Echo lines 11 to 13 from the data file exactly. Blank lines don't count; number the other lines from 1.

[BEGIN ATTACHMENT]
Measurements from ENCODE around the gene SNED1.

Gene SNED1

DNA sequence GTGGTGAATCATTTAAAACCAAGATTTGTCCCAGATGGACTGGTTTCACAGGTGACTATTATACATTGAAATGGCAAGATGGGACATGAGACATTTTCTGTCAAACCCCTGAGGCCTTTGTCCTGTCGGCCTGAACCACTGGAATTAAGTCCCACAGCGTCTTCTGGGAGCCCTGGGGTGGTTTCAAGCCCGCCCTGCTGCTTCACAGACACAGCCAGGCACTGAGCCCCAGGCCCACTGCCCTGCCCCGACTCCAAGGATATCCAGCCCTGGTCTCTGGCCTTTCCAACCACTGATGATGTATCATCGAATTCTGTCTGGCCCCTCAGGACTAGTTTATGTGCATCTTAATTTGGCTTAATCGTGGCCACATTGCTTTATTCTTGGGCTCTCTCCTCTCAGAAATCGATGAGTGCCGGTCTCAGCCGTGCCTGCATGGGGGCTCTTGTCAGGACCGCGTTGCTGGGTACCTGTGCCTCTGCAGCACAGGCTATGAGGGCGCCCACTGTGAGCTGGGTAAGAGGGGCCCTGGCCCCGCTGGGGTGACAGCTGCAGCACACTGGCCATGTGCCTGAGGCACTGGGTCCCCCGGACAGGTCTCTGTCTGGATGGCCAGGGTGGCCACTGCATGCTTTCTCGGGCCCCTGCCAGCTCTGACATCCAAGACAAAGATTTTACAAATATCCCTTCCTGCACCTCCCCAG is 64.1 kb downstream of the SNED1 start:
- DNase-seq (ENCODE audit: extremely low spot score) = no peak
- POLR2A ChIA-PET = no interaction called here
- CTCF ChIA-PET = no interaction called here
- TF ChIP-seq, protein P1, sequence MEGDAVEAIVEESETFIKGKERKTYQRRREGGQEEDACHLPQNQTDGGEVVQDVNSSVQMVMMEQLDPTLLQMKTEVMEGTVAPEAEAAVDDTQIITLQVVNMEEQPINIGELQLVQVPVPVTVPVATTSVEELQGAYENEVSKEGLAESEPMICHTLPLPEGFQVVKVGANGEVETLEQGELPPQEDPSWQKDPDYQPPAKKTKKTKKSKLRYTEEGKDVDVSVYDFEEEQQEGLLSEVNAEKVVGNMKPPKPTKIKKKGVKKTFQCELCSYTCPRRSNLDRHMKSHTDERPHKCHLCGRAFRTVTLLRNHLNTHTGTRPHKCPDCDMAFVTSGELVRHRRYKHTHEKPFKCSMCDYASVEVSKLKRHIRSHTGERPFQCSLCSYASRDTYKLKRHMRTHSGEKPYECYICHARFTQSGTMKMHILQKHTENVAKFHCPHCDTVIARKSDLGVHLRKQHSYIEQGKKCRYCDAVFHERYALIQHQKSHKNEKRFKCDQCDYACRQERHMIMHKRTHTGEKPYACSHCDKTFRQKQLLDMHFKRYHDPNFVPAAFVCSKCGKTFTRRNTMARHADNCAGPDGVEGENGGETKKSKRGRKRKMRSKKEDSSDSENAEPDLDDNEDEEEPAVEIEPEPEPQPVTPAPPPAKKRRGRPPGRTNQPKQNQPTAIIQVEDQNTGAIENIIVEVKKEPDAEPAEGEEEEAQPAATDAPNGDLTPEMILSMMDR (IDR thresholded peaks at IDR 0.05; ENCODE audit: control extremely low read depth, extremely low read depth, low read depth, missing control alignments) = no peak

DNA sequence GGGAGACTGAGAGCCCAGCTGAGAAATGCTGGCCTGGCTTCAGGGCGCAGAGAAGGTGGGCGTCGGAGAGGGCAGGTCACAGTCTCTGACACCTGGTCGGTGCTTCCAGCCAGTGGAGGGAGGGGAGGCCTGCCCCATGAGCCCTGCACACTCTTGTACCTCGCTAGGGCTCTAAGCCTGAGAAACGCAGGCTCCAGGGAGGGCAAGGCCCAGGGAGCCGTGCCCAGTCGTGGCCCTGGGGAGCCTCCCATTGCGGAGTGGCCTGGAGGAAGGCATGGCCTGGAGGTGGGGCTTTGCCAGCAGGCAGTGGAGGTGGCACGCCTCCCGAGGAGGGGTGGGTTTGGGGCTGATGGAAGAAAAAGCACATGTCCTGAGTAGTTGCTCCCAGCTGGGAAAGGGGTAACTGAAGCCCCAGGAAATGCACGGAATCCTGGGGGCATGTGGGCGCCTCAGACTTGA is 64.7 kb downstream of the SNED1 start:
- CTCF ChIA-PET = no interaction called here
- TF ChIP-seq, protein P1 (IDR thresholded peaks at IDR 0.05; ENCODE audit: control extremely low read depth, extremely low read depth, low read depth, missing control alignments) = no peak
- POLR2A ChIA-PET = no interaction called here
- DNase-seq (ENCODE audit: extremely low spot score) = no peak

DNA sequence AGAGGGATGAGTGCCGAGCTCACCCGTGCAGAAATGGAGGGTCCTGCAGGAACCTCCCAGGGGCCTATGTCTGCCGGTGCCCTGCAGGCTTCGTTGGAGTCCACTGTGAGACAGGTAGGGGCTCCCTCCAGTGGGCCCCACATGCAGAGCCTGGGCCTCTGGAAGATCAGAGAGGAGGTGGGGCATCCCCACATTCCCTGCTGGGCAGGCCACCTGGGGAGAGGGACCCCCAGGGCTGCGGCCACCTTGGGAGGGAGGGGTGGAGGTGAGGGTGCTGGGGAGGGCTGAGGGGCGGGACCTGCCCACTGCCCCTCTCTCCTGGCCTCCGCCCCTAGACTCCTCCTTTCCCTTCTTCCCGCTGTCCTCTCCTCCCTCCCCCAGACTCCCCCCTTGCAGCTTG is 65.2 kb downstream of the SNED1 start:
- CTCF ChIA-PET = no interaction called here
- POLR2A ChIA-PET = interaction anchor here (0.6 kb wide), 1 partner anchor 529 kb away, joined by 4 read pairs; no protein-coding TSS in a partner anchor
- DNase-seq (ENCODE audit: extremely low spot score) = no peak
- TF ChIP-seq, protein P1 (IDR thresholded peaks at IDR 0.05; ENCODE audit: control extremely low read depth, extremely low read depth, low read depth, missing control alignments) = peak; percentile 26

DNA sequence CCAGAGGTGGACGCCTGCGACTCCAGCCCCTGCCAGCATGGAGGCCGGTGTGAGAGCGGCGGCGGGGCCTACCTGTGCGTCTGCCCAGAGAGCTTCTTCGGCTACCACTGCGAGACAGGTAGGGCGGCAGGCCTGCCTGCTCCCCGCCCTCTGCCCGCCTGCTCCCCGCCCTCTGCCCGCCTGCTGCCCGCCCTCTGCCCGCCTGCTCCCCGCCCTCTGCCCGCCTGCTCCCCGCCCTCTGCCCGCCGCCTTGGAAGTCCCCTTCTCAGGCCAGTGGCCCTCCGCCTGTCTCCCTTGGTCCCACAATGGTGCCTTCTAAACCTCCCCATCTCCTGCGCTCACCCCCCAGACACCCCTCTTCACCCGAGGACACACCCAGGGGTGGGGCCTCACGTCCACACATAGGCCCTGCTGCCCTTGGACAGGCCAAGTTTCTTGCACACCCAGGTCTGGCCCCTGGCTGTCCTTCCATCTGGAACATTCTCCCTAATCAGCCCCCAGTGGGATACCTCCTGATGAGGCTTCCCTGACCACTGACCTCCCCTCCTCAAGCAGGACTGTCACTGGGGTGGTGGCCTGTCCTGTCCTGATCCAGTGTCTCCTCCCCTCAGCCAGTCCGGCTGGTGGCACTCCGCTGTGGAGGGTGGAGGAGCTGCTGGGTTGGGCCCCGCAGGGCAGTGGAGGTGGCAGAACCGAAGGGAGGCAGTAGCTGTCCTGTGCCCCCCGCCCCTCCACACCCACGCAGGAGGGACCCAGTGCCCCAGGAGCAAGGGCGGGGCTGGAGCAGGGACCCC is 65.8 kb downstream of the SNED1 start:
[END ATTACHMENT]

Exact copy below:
- POLR2A ChIA-PET = no interaction called here
- DNase-seq (ENCODE audit: extremely low spot score) = no peak

DNA sequence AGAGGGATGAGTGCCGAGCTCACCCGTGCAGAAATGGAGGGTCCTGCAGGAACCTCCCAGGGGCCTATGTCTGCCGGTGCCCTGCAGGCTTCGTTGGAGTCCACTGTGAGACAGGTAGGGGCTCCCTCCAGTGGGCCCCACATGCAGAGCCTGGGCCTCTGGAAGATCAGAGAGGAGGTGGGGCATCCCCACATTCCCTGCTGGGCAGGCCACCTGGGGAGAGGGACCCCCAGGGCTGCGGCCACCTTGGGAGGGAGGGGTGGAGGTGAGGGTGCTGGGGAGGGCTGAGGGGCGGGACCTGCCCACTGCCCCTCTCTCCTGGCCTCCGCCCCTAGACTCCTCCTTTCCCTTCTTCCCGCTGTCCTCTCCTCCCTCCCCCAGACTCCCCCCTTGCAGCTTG is 65.2 kb downstream of the SNED1 start: